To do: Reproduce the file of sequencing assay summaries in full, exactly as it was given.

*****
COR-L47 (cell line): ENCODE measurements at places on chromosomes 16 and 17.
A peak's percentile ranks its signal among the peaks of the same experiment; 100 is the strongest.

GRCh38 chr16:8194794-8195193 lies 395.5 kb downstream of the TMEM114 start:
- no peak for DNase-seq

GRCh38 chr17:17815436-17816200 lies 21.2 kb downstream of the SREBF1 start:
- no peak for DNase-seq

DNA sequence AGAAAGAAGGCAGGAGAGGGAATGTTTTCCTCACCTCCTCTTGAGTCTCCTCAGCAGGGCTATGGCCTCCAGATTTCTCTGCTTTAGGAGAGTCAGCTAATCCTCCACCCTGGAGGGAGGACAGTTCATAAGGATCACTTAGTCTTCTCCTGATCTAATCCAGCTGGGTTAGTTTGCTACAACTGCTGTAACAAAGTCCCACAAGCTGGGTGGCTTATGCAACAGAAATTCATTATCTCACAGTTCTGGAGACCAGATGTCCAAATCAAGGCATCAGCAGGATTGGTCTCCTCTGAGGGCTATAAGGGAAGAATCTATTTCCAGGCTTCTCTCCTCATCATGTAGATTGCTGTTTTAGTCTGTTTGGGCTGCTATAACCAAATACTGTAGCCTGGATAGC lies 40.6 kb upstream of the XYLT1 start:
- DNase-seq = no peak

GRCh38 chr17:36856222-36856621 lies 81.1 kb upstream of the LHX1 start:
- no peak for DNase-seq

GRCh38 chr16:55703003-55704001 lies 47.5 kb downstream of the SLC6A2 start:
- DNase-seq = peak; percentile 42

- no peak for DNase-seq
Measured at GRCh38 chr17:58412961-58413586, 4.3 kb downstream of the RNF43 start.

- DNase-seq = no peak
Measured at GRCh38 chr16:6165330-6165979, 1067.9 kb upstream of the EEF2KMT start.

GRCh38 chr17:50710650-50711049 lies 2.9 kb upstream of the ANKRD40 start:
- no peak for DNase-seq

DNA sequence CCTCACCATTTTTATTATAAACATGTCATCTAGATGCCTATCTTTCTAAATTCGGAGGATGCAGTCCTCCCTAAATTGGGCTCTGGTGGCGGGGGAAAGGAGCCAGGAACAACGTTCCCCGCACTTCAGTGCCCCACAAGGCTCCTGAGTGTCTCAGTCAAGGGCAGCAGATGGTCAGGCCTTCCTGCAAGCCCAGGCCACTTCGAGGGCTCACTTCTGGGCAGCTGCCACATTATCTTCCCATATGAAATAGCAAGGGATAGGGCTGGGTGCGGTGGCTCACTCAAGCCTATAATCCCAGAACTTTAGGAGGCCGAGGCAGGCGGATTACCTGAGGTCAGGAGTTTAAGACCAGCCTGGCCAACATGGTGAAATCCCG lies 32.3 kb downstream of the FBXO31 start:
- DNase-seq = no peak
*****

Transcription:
COR-L47 (cell line): ENCODE measurements at places on chromosomes 16 and 17.
A peak's percentile ranks its signal among the peaks of the same experiment; 100 is the strongest.

GRCh38 chr16:8194794-8195193 lies 395.5 kb downstream of the TMEM114 start:
- no peak for DNase-seq

GRCh38 chr17:17815436-17816200 lies 21.2 kb downstream of the SREBF1 start:
- no peak for DNase-seq

DNA sequence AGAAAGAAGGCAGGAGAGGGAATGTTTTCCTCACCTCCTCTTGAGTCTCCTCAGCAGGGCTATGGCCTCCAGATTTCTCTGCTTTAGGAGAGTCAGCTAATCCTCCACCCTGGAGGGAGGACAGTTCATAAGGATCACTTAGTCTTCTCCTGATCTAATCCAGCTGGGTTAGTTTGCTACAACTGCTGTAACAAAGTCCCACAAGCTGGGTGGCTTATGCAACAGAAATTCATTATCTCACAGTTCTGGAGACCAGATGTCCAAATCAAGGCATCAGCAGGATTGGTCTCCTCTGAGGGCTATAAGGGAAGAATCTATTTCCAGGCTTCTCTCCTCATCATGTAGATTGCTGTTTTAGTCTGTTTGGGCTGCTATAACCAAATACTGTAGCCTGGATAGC lies 40.6 kb upstream of the XYLT1 start:
- DNase-seq = no peak

GRCh38 chr17:36856222-36856621 lies 81.1 kb upstream of the LHX1 start:
- no peak for DNase-seq

GRCh38 chr16:55703003-55704001 lies 47.5 kb downstream of the SLC6A2 start:
- DNase-seq = peak; percentile 42

- no peak for DNase-seq
Measured at GRCh38 chr17:58412961-58413586, 4.3 kb downstream of the RNF43 start.

- DNase-seq = no peak
Measured at GRCh38 chr16:6165330-6165979, 1067.9 kb upstream of the EEF2KMT start.

GRCh38 chr17:50710650-50711049 lies 2.9 kb upstream of the ANKRD40 start:
- no peak for DNase-seq

DNA sequence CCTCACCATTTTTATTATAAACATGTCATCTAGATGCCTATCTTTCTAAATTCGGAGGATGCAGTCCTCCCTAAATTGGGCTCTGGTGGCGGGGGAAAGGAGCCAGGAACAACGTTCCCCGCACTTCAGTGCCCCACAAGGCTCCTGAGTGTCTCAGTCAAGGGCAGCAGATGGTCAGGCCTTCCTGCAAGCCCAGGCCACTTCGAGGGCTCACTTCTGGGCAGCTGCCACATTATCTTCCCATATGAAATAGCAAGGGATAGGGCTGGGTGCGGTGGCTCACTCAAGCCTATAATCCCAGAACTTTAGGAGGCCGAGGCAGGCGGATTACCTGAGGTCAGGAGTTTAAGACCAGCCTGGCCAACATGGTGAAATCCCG lies 32.3 kb downstream of the FBXO31 start:
- DNase-seq = no peak